Style Details

Name
Lam­bic
Cate­go­ry
Euro­pean Sour Ale
BJCP Style Code
23 D
Appearan­ce
Pale yel­low to deep gol­den in color; age tends to dar­ken the beer. Cla­ri­ty is hazy to good. Youn­ger ver­si­ons are often clou­dy, while older ones are gene­ral­ly clear. White colo­red head gene­ral­ly has poor reten­ti­on.
Aro­ma
A deci­ded­ly sour aro­ma is often domi­nant in young examp­les, but may beco­me more sub­dued with age as it blends with aro­mas descri­bed as barn­y­ard, ear­thy, goa­ty, hay, hor­sey, and hor­se blan­ket. A mild citrus-frui­ty aro­ma is con­si­de­red favor­able. An ente­ric, smo­ky, cigar-like, or chee­sy aro­ma is unfa­vor­able. Older ver­si­ons are com­mon­ly frui­ty with aro­mas of app­les or even honey. No hop aro­ma.
Fla­vour
Young examp­les are often noti­ce­ab­ly lac­tic-sour, but aging can bring this cha­rac­ter more in balan­ce with the malt, wheat and barn­y­ard cha­rac­te­ris­tics. Frui­ty fla­vors are simp­ler in young lam­bics and more com­plex in the older examp­les, whe­re they are remi­nis­cent of app­les or other light fruits, rhubarb, or honey. Some citrus fla­vor (often grape­fruit) is occa­sio­nal­ly noti­ce­ab­le, and is desi­ra­ble. The malt and wheat cha­rac­ter are typi­cal­ly low with some brea­dy-grai­ny notes. An ente­ric, smo­ky or cigar-like cha­rac­ter is unde­s­i­ra­ble. Hop bit­ter­ness is low to none, and gene­ral­ly unde­tec­ta­ble; sour­ness pro­vi­des the balan­ce. Typi­cal­ly has a dry finish. No hop fla­vor.
Mouth­feel
Light to medi­um-light body. In spi­te of the low finis­hing gra­vi­ty, the many mouth-fil­ling fla­vors pre­vent the beer from fee­ling like water. As a rule of thumb, lam­bic dries with age, which makes dry­ness a rea­son­ab­le indi­ca­tor of age. Has a medi­um to high tart, pucke­ring qua­li­ty without being shar­ply astrin­gent. Tra­di­tio­nal ver­si­ons are vir­tual­ly to com­ple­te­ly uncar­bo­na­ted, but bot­t­led examp­les can pick up mode­ra­te car­bo­na­ti­on with age.
Over­all Impres­si­on
A fair­ly sour, often moder­ate­ly fun­ky wild Bel­gi­an wheat beer with sour­ness taking the place of hop bit­ter­ness in the balan­ce. Tra­di­tio­nal­ly spon­ta­ne­ous­ly fer­men­ted in the Brussels area and ser­ved uncar­bo­na­ted, the refres­hing aci­di­ty makes for a very plea­sant café drink.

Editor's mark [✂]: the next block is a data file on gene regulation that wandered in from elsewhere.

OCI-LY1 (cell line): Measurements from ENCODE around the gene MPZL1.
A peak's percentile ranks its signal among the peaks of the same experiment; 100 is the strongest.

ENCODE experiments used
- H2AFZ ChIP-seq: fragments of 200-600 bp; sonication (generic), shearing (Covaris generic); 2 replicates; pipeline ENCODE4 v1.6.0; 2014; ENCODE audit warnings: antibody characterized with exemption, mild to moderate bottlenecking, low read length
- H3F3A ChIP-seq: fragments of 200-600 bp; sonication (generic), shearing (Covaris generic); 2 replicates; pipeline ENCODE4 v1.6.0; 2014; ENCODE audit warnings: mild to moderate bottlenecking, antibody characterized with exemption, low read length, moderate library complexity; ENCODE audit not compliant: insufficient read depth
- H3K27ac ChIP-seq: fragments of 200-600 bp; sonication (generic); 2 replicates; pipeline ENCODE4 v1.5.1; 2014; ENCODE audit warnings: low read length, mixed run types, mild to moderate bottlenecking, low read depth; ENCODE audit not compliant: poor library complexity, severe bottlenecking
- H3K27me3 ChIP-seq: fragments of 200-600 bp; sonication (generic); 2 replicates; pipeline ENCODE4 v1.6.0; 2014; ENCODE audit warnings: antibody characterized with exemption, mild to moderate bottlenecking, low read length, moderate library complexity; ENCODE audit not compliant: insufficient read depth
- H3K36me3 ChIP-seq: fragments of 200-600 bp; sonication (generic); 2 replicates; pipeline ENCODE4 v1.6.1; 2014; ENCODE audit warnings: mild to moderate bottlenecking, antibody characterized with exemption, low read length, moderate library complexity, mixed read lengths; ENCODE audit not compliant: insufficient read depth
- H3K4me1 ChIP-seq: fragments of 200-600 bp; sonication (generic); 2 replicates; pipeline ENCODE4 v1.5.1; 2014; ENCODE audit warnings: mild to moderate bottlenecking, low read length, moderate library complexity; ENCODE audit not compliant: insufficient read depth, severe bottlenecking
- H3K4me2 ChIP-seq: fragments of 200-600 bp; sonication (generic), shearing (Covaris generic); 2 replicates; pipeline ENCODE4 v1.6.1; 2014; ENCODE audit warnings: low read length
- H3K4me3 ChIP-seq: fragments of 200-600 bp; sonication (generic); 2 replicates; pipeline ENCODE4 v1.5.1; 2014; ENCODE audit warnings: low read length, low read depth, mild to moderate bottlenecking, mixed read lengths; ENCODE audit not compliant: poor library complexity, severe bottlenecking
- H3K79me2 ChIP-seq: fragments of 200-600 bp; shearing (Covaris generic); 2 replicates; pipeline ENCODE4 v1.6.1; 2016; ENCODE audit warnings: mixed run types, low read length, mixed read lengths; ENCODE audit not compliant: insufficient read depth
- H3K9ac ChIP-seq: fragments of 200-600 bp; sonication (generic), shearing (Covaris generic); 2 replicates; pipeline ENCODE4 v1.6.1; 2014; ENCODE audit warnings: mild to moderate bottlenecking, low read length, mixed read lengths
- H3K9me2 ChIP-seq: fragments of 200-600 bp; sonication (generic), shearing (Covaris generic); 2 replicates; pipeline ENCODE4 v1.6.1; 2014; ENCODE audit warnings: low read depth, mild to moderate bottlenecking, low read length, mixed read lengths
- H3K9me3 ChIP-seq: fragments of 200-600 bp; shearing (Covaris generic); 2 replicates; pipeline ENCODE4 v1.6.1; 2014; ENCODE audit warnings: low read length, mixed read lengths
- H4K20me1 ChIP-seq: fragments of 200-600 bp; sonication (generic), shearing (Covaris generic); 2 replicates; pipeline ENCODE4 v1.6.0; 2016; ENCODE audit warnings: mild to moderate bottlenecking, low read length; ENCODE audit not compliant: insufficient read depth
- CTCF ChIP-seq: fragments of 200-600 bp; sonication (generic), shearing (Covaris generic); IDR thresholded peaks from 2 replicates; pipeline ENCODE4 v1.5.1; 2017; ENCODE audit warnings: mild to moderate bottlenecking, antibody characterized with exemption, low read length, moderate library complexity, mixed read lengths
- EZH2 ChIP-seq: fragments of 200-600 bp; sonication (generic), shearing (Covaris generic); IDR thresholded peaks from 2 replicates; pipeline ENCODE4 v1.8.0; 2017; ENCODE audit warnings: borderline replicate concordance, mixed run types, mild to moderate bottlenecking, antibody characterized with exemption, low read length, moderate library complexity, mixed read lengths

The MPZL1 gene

Typi­cal Ingre­dients
Unmal­ted wheat (30-40%), Pils­ner malt and aged hops (3 years) are used. The aged hops are used more for pre­ser­va­ti­ve effects than bit­ter­ness, and makes actu­al bit­ter­ness levels dif­fi­cult to esti­ma­te. Tra­di­tio­nal­ly the­se beers are spon­ta­ne­ous­ly fer­men­ted with natu­ral­ly occur­ring yeast and bac­te­ria in pre­do­mi­na­te­ly oaken bar­rels. The bar­rels used are neu­tral with litt­le oak cha­rac­ter, so don’t expect a fresh or for­ward oak cha­rac­ter – more neu­tral is typi­cal. Home-bre­wed and craft-bre­wed ver­si­ons are more typi­cal­ly made with pure cul­tures of yeast com­mon­ly inclu­ding Sac­charo­my­ces, Brett­ano­my­ces, Pedio­coc­cus and Lac­to­ba­c­il­lus in an attempt to recrea­te the effects of the domi­nant micro­bio­ta of Brussels and the sur­roun­ding coun­try­si­de of the Sen­ne River val­ley. Cul­tures taken from bot­t­les are some­ti­mes used but the­re is no simp­le way of knowing what orga­nisms are still via­ble.
Histo­ry
Spon­ta­ne­ous­ly fer­men­ted wild ales from the area in and around Brussels (the Sen­ne Val­ley) stem from a farm­house brewing tra­di­ti­on several cen­tu­ries old. The num­ber of pro­du­cers is con­stant­ly dwind­ling.
Comments
Strai­ght lam­bics are sin­gle-batch, unblen­ded beers. Sin­ce they are unblen­ded, the strai­ght lam­bic is often a true pro­duct of the “house cha­rac­ter” of a bre­we­ry and will be more varia­ble than a gueu­ze. They are gene­ral­ly ser­ved young (6 mon­ths) and on tap as cheap, easy-drin­king beers without any fil­ling car­bo­na­ti­on. Youn­ger ver­si­ons tend to be one-dimen­sio­nal­ly sour sin­ce a com­plex Brett cha­rac­ter often takes upwards of a year to deve­lop. An ente­ric cha­rac­ter is often indi­ca­ti­ve of a lam­bic that is too young. A noti­ce­ab­le vine­ga­ry or cide­ry cha­rac­ter is con­si­de­red a fault by Bel­gi­an bre­wers. Sin­ce the wild yeast and bac­te­ria will fer­ment ALL sug­ars, they are typi­cal­ly bot­t­led only when they have com­ple­te­ly fer­men­ted.
Com­mer­cial Examp­les
The only bot­t­led ver­si­on rea­di­ly avail­ab­le is Can­til­lon Grand Cru Bruoc­sel­la of wha­te­ver sin­gle batch vin­ta­ge the bre­wer deems worthy to bot­t­le. De Cam some­ti­mes bot­t­les their very old (5 years) lam­bic. In and around Brussels the­re are spe­cial­ty cafes that often have drau­ght lam­bics from tra­di­tio­nal bre­wers or blen­ders such as Boon, De Cam, Can­til­lon, Drie Font­ei­nen, Lin­de­m­ans, Tim­mer­mans and Girar­din.
Ori­gi­nal Gra­vi­ty
1.040 - 1.054 SG
Final Gra­vi­ty
1.001 - 1.010 SG
Color
3 - 7 SRM
Alco­hol
5.0 - 6.0 %vol
Bit­ter­ness
0 - 10 IBU